From lbrb - Left Brain Right Brain
By Matt Carey
November 17, 2015
Last week a study was released showing an autism “rate” in the U.S. of about 2% (an estimated prevalence of 2.24% to be exact). Luckily one of the best science journalists out there focuses a lot of her attention on autism and covered this story.
I’m writing of course about Emily Willingham and her article Increase In Autism Diagnoses Not An Increase In Autism.
The study in question is Estimated Prevalence of Autism and Other Developmental Disabilities Following Questionnaire Changes in the 2014 National Health Interview Survey. The abstract is at the bottom for those interested.
While other articles are discussing the large “increase in autism”. Or, as in this Reuters article, U.S. autism numbers soar in which we read what must be a confusing message to many:
"The results reflect a near doubling in autism rates over the past three years, but the U.S. Centers for Disease Control, which released the data last week, says the shift is largely due to a change in the way the survey was worded."
Here’s the thing. Before I saw what the study was, I actually thought that the discussion was about this study: Changes in Prevalence of Parent-reported Autism Spectrum Disorder in School-aged U.S. Children: 2007 to 2011–2012. In that study, released in 2013, a 2% autism “rate” was announced.
And that was a significant change from the previous survey data (using the National Survey of Children’s Health).
And like previous estimates based on surveys, the change is at least due in large part to a change in the way the survey was presented to parents (I’m looking for a link to the discussion of the change in survey questions that affected the 2013 estimate, but there was a shift and it had a big impact).
Thankfully much of the media, and even Autism Speaks, are pointing out how this 2% figure doesn’t represent a “real” change in autism prevalence, but is largely dependent on the study methods. Others can be counted on to shout “epidemic” and ignore some of the key reasons why this doesn’t reflect a real increase.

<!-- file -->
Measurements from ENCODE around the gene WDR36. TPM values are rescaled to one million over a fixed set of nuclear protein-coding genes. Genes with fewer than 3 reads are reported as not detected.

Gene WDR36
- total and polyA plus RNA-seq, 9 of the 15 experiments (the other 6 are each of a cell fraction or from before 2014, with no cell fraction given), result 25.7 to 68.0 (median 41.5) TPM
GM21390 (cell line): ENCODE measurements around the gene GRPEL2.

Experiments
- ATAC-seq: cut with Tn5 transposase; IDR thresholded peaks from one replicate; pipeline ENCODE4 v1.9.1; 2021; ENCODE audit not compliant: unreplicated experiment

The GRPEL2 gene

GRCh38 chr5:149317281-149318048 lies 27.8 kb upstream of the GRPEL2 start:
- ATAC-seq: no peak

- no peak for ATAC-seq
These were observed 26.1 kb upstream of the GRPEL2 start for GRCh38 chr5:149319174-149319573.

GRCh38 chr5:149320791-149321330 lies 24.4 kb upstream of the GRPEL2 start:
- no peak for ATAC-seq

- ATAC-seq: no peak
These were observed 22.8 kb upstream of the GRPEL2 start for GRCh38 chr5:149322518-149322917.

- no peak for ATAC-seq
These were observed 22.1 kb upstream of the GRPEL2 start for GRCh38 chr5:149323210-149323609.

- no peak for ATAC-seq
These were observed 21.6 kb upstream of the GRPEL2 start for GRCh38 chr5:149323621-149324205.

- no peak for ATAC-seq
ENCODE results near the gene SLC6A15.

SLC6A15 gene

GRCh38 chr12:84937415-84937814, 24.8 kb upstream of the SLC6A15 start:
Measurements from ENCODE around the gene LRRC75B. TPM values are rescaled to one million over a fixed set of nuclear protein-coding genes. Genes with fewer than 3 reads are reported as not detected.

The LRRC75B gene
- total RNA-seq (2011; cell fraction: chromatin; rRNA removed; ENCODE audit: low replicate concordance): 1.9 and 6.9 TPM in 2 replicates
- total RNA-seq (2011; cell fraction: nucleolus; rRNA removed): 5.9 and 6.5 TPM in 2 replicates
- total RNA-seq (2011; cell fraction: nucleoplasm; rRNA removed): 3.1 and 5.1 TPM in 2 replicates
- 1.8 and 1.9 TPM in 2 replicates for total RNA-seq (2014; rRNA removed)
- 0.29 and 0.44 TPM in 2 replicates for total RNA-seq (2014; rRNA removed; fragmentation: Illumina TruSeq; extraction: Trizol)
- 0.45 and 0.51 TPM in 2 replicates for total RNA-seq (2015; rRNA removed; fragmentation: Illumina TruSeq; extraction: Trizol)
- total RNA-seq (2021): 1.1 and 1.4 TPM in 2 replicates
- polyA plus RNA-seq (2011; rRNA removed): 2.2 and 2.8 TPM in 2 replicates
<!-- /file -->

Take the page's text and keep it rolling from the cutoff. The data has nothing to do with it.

Number 1 reason – the autism prevalence is basically the same for kids who were 3-10 and kids who were 11-17:
A real increase would show up as a higher prevalence for younger kids.
One thing we see is a decrease in disparity for autism prevalence by race/ethnicity. African Americans have a slightly lower autism prevalence (it’s unclear whether this is statistically significant or not), and Hispanics have a decidedly lower autism prevalence (1.49% vs. 2.55% for Caucasians).
Which means we still have far to go to identify and bring services to all autistics.
And it also means that the autism prevalence estimates will continue to rise as we do identify more in under diagnosed populations.
But let’s focus on the important part of that–we still have a large under-diagnosed/under-served population and it is largely among Hispanics. We really need to be focusing more attention on remedying that situation.
Here is the abstract for the current study:
The developmental disabilities questions in the 2014 National Health Interview Survey (NHIS) were changed from previous years, including question reordering and a new approach to asking about autism spectrum disorder (ASD).
This report examines survey-based estimates of the lifetime prevalence of ASD, intellectual disability (ID), and any other developmental delay (other DD) following the inclusion of a standalone ASD question, the inclusion of specific diagnoses in the ASD question, and the ASD question preceding the other DD question, and compares them with estimates from previous years.
In NHIS, one child is randomly selected from each family to be the subject of detailed questions on health conditions, functional limitations, and health care utilization. Parents are asked if a doctor or health professional had ever told them that their child had each of a series of developmental disabilities.
Prevalence estimates of ASD, ID, and other DD for children aged 3–17 years were calculated using data collected in 2011–2014.
The estimated prevalence of ASD based on 2014 data was 2.24%, a significant increase from the estimated annualized prevalence of 1.25% based on 2011–2013 data. In contrast, the prevalence of other DD declined significantly from 4.84% based on 2011–2013 data to 3.57% based on 2014 data. The prevalence of ID did not significantly change from 2011–2013 (1.27%) to 2014 (1.10%). The prevalence of having any of the three conditions was constant across survey years.
The revised question ordering and new approach to asking about developmental disabilities in the 2014 NHIS likely affected the prevalence estimates of these conditions.
In previous years, it is likely that some parents of children diagnosed with ASD reported this developmental disability as other DD instead of, or in addition to, ASD. Following these changes, the 2014 ASD estimate was more similar to ASD prevalence estimates from other sources.